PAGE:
14. Nov 16, 2007 #13

    jim mcnamara

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    Let me try one more time, too.

    When anyone who particpates in a discipline gets to create his very own definition of what the discipline is, that means that person redefines the limits of it. Inherent in a definition of art is what art means: see Zooby's very clear post. Not connotations of art, which is what it seems to me to be more of what you folks are talking about.

    'What art means to me' vs throwing human body parts off a bridge as art are distinct things. Throwing stuff into the brink is clearly a definition by action. Simply saying 'I feel that...' is more in the realm of connotation.

    Bottom line:

    The real point is that to get 'noticed', (IMO), art practitioners have to define a niche for themselves. And if every practitioner roars off at the speed of thought past separate "brinks" of art and throws stuff over the edge, thereby creating an obscure niche, what you have left is not suitable for reasonable discourse. Why? Because lobbing body parts, painting with colored mayonnaise, and creating videos of ballistic vomiting have nothing in common, except that somebody chose to define them as art by action. ie., calling it 'art'

    That is a panchreston. It is a word that has lost meaning. It lost meaning because it was applied to very different things. I view the discipline as sort of in a state of 'deteriorata', a parking lot for misguided efforts designed to increase entropy in the world by decreasing meaning.

    One reason why slang terms die is because of this same phenomenon. My daughter used the word 'heavy' in so many ways it went beyond the point of having meaning. In her usage it meant anything from profound to large mass to confusing to insirational. It is not used that way anymore; it mostly refers to mass or thickness. It lost its usefulness.

    IMO the meaning of art has died a death similar to the one for the word heavy, but the practitioners don't know it. It has little meaning among artists anymore. It is no longer a useful term. Except as Zooby found it in the dictionary.

    Maybe that's why these guys can't sell their stuff... now there's a thought.
    Kinda like why you can't find many recordings of John Cage's music. "music" had a similar problem back in the 40's. IMO.
     
    Last edited: Nov 16, 2007
  15. Nov 16, 2007 #14
    Throwing body parts off a bridge as art, and vomit videos may well be conscious or instinctive imitations of the strange but powerful "art" movement known as Conceptual Art.

    more at:http://en.wikipedia.org/wiki/Conceptual_art

    Some examples of conceptual art I recall from my college days are Chris Burden's "Breathing Water", which was a sort of bit of theater in which he plunged his head into a sink full of water, in front of onlookers at a museum, breathed in as much as he could, then coughed it out. It was about the concept of breathing water. In another piece he crawled for some distance over a path of broken glass (cutting himself quite a bit). In another he had himself literally crucified on the back of a Volkswagon Bug: nails pounded right through his hands.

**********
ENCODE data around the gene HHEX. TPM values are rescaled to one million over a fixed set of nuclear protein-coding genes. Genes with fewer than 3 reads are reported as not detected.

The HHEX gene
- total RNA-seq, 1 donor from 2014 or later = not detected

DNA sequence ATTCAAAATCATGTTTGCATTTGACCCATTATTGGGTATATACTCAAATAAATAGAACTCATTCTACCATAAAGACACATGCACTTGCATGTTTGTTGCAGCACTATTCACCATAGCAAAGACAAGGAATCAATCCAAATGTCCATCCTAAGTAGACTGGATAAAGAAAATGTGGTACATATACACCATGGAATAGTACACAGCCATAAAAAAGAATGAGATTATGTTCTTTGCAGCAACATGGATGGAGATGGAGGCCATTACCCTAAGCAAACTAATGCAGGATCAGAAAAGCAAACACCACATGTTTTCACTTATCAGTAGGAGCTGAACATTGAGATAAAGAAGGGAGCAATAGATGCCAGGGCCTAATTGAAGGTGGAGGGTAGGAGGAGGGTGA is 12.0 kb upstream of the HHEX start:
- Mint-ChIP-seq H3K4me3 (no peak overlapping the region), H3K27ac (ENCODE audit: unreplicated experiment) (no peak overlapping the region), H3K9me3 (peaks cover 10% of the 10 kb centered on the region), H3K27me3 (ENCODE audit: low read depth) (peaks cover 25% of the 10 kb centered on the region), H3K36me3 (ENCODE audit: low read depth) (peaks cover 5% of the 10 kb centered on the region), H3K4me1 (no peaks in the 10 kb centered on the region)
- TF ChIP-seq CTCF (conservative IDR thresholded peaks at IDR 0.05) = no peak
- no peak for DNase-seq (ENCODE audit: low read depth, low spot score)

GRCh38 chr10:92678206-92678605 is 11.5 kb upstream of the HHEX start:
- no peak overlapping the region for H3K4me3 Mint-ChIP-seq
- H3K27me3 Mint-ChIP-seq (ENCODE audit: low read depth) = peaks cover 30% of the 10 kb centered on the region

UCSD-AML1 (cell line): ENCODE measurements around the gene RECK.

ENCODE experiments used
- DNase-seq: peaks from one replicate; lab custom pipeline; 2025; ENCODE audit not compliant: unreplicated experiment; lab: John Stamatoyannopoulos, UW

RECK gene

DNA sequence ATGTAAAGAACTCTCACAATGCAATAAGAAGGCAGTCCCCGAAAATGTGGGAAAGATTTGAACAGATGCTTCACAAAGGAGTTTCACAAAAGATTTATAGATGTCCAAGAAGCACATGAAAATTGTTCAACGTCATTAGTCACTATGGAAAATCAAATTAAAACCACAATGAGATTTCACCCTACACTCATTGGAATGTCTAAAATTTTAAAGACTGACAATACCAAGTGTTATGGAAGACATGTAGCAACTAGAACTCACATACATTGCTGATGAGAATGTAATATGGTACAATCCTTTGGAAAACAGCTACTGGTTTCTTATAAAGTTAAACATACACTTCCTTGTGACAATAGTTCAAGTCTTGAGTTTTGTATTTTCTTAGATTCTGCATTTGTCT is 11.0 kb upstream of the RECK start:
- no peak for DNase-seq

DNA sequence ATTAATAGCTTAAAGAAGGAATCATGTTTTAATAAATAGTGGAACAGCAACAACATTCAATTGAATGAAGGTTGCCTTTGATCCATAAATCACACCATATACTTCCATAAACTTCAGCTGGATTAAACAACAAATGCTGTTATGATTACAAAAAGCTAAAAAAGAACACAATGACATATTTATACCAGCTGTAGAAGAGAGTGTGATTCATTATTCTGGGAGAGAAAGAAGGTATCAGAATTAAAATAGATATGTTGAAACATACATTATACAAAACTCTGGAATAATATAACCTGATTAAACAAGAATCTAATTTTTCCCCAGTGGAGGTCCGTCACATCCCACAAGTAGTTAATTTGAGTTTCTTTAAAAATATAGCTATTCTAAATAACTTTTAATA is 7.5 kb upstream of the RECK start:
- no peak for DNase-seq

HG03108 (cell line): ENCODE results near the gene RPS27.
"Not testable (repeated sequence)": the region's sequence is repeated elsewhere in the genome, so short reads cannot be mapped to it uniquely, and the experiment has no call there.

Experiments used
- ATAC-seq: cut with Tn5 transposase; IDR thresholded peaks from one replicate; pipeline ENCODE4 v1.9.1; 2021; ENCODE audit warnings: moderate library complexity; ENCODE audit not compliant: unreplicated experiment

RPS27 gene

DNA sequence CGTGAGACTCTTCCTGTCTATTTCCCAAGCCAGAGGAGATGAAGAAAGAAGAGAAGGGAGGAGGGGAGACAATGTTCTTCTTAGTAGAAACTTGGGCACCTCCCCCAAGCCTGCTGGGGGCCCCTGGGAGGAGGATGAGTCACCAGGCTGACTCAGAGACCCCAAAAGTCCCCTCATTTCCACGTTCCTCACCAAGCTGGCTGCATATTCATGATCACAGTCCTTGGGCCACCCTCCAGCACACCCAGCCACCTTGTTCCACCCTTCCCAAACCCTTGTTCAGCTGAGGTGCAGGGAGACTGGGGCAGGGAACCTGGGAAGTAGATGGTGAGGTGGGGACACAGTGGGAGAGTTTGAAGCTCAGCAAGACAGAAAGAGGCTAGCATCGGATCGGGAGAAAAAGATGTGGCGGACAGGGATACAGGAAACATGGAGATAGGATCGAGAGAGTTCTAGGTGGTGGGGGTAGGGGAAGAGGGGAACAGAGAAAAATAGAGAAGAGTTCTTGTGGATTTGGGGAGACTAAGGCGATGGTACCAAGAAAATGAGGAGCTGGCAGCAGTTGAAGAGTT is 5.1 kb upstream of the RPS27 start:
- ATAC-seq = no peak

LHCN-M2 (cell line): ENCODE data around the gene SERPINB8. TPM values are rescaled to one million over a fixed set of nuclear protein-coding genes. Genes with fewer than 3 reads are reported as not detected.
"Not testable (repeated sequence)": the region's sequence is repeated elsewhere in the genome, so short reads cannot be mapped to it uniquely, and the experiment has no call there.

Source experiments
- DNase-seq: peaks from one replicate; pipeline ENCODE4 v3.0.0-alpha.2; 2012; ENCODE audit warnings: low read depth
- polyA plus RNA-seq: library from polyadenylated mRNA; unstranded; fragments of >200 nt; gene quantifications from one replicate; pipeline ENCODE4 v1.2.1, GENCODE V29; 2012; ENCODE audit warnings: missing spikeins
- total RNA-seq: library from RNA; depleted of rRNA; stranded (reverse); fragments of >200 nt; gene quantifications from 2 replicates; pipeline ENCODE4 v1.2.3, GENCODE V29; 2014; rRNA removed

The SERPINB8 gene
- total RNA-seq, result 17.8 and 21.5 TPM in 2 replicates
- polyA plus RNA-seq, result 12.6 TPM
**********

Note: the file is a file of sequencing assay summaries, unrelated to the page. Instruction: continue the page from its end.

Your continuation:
In a way his pieces strike me as peculiar variations of Dali: the attempt to present inexplicably strange images for their own sake.

    To the extent Conceptual Art sets out to "question the very nature of what is understood as art" it produces a lot of stuff that simply baffles or repels people. That appeals to a lot of people who simply enjoy confusing an audience, I think. If they weren't making videos of people vomiting, they might be out making crop circles, or they might have become stage magicians, who knows.
     
  16. Nov 28, 2007 #15

    fuzzyfelt

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    From this, I guess that you are saying that art now may have provocative and innovative qualities without meaning, and this is what you would like eliminated.

    This raises some questions, firstly what do you mean by meaning? I don’t understand what you have said about souls, maybe you could elaborate. By stating that anti-art was reaching a goal and saying it was meaningful are you saying that having these goals gave the work meaning, and is that the meaning you mean? If so, then, secondly, if the vomit video was to have this sort of meaning, for example, a vomiting video could be consistent with abject art, theoretically related to Kristeva’s abject - would this validate it? However, you may be aware of this and not consider it sufficiently meaningful. (This would be strange, however, because you approve of gilbert and george, and they have also been classified in this way).

    A third question arises by what limits you would place upon art. Many different ideas about how this may be done have been put forward, and none have been entirely satisfactory, I believe (and the amount of these different and opposing ideas suggests the same). Or, if you were to attempt to limit art by whatever this particular, or any idea, of meaning, how would you define this meaning and limit art in this way, and on what authority?

    This brings more questions, too, such as, why should someone without an education in art not be free to create art? Isn’t that promoting an elitist view that only the specifically educated can understand, appreciate and create art? Indeed, the anti-art of the avant guard, particularly Dada, must not have reached goals of destroying Kantian/bourgeois autonomous art (Berger)(ideas about visual art being exclusive and superior and only really accessed by the specifically educated, talented few) if this belief prevails. And rather, the vomit vid has been more successful in this way by prompting the questions you’ve asked.
     
    Last edited: Nov 28, 2007
  17. Nov 28, 2007 #16

    fuzzyfelt

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    re previous mentions of function here, too, I think I should have emphasised that included in the Kantian/Bourgeois autonomous ideals of art that the avant guard aimed to destroy, was the idea that art as an end in itself has been considered superior to art with function, expression, meaning and other values.
     
    Last edited: Nov 28, 2007
  18. Nov 30, 2007 #17

    fuzzyfelt

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    I concentrated on the topic name, and avoiding an issue you mentioned because I need to learn more about it myself, which is further use of the term 'meaning', and your mention of shock, and how that relates to recent art, including abject art.

    'ACCORDING TO JULIA KRISTEVA in the Powers of Horror, the abject refers to the human reaction (horror, vomit) to a threatened breakdown in meaning caused by the loss of the distinction between subject and object or between self and other.'

    Also, I misspelt 'Burger' 2 posts back (and 'avant-garde'!)